Contaminated Alcohol Swabs: One More Reason to Use Disinfection Cap

There were already real concerns about the use of alcohol swabs to disinfect needleless IV connectors. Now here comes another one: The pads themselves can be a source of potentially deadly contamination.

The FDA announced Jan. 5 that Triad Group, a Hartland, Wis. manufacturer, was voluntarily recalling all lots of its alcohol prep pads, alcohol swabs, and alcohol swab sticks because they might be contaminated with the organism Bacillus cereus. Use of any of these products, if contaminated, “could lead to life-threatening infections, especially in at-risk populations, including immune-suppressed and surgical patients,” the FDA’s press release said.

Triad products are widely used in the healthcare marketplace, not just under the Triad name but also as private-labeled products for corporate customers. In addition, various companies include them in their medical product packages – which is why corporations such as Bayer and Genentech are informing their customers about the recall and warning them not to use the Triad alcohol products packaged with their medicines.

Even before this brouhaha, many infection control professionals worried about the use of alcohol swabs to disinfect IV connectors. Hospitals generally require that connectors be disinfected before a clinician accesses an IV line for a blood draw or to inject nutrients or medication. The traditional method involves scrubbing the port with an alcohol swab for 10-15 seconds and then waiting for the alcohol to dry before accessing the line.

Even if the swabs are sterile, this somewhat complicated, time-consuming method is prone to variance and noncompliance, which increases the chances of a potentially fatal bloodstream infection.

“Alcohol prep pads are only as good as the person using them. Prep pads are rarely used long enough or with enough friction to cover all surface areas,” says Nancy Moureau, vascular access specialist with PICC Excellence (Hartwell, Ga.)

The best way to avoid the pitfalls of alcohol scrubbing – not to mention contaminated swabs – is to use a disinfection cap such as SwabCap (Excelsior Medical, a client of Dowling & Dennis). SwabCap twists onto the threads of the connector. Its patent-pending design keeps the entire port bathed in alcohol, an ideal disinfection scenario.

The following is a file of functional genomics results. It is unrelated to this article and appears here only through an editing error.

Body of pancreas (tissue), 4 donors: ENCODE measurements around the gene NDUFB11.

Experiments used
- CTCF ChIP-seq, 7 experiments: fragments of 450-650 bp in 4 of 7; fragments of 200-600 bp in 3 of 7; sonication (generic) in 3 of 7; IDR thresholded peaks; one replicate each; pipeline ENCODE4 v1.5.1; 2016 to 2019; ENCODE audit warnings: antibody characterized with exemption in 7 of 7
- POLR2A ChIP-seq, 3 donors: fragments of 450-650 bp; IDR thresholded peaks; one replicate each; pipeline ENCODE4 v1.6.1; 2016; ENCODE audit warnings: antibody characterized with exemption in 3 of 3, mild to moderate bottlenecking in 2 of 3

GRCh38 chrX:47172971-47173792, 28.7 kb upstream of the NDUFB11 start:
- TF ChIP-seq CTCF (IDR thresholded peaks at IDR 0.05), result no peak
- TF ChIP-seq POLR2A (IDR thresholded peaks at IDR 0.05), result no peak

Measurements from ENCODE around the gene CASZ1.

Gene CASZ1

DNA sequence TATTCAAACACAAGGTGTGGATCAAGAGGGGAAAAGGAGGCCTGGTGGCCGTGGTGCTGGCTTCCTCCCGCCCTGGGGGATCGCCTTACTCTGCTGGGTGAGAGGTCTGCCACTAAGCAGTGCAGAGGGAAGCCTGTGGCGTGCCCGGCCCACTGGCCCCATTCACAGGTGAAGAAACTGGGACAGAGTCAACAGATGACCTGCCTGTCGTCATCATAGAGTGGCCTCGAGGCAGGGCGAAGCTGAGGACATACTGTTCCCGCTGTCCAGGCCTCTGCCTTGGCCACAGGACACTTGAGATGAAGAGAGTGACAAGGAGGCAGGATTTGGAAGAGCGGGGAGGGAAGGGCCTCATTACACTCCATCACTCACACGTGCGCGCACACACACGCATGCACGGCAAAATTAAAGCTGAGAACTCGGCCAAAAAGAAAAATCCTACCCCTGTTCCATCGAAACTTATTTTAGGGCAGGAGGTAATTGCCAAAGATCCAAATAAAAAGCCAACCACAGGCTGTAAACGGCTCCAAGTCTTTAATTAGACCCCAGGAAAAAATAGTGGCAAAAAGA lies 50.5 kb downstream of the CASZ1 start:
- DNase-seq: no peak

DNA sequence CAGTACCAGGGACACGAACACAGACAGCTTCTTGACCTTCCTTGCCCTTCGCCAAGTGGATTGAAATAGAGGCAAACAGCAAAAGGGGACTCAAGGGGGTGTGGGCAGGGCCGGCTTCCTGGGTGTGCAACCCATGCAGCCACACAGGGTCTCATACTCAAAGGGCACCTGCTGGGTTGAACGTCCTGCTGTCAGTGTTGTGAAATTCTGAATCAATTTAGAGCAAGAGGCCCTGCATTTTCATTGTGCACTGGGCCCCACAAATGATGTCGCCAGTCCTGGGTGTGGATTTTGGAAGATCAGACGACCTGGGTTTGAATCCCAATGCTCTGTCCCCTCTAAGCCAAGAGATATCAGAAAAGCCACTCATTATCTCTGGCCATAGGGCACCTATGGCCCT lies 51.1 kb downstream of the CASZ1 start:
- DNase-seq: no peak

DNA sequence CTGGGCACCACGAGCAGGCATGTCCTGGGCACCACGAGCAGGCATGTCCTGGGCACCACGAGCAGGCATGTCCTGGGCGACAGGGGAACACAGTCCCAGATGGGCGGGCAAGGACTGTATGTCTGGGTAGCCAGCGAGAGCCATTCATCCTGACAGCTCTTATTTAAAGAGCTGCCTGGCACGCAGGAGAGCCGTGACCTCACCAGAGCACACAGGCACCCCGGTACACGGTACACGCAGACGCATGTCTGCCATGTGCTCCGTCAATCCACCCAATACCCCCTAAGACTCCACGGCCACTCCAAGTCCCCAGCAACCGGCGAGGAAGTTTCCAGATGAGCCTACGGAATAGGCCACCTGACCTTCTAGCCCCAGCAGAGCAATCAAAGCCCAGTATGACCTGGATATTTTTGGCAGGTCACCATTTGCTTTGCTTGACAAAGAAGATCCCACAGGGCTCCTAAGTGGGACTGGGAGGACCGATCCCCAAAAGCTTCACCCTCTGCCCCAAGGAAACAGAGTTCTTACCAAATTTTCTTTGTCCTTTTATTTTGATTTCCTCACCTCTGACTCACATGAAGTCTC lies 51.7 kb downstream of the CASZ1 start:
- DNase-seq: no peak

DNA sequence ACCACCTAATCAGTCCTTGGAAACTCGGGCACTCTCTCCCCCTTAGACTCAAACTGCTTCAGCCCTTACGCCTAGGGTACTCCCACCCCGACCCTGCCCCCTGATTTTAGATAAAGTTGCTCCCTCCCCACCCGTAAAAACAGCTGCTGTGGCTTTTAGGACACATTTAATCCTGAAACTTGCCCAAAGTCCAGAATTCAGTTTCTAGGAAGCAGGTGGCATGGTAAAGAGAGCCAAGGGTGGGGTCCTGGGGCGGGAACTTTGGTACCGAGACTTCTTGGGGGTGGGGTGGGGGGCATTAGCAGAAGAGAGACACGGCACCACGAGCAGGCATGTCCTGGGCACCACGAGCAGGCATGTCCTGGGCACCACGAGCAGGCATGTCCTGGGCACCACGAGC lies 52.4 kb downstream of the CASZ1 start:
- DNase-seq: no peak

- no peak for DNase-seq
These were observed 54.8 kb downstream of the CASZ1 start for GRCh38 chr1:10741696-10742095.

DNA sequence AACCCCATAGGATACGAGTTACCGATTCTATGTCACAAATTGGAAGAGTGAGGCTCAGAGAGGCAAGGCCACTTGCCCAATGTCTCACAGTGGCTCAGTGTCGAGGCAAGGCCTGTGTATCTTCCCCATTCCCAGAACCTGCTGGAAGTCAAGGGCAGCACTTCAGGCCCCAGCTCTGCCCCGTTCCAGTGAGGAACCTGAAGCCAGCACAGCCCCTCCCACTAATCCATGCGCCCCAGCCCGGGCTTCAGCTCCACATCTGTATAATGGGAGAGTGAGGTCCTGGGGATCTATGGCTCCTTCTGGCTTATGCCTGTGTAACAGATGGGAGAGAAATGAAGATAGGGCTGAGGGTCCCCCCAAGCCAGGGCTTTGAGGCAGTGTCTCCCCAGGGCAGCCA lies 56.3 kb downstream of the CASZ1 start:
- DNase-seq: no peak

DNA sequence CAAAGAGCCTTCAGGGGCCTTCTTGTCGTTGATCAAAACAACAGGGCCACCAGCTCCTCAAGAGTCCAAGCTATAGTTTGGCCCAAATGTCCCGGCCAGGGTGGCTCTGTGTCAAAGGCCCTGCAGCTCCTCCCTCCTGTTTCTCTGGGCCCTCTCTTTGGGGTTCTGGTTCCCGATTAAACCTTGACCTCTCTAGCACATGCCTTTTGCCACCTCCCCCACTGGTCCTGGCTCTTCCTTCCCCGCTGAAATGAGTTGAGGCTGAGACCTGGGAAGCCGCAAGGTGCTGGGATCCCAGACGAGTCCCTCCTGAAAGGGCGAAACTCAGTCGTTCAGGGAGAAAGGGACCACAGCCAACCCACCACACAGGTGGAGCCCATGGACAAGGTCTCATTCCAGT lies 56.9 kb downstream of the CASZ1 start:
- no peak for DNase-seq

Because it is left on between line accesses, it also protects against contamination of the port during that time, something that even meticulous scrubbing can’t do. Variation in technique – a recognized source of infection risk with alcohol pads — is virtually impossible, because the cap twists on one way, like a nut onto a bolt. Compliance is simple to verify. If the bright orange cap is attached to the port, compliance has occurred. No wonder we’ve seen bloodstream infection rates plummet at one hospital after another when they adopt the device.

Hospitals that use alcohol swabs to scrub connectors are busy emptying their shelves of Triad alcohol products if they stocked them. But they still have to fret about variation in technique, noncompliance with the alcohol-pad protocol, and contamination between line accesses.

Hospitals that use disinfection caps like SwabCap, by comparison, know they have an extra measure of protection and disinfection.

Patient Safety Gets a Certification Program — At Last

More than a decade after patient safety hit the national agenda with the publication of the Institute of Medicine’s “To Err Is Human” report, someone is finally putting together a certification program for professionals involved in ensuring patient safety.

The leading group in this field, the National Patient Safety Foundation (NPSF), has just launched the certification program. It’s designed to standardize a curriculum, elevate the profession and share best practices.

“Patient safety is a top priority for our healthcare system,” said Dr. Lucian L. Leape, chair of the Lucian Leape Institute at NPSF. “But we will not be able to truly move the needle until those who are involved in the practice have the knowledge base necessary to do the job. The certification program is an essential element in that quest.”

Dr. David Shulkin attempted as far back as the late 1990s to highlight the profession through creation of the Patient Safety Officers Society. PSOS got some early traction but hasn’t been active for several years. Dr. Shulkin is now president of Morristown (N.J.) Memorial Hospital and vice president of its parent, Atlantic Health.

This time around, NPSF reports, membership in the American Society of Professionals in Patient Safety is open to professionals whose primary responsibility is patient safety as well as others across the healthcare disciplines.

Our view: The patient safety field represents the essential nexus of numerous healthcare fields, and NPSF’s new initiative represents a major step forward in better protecting patients. More details at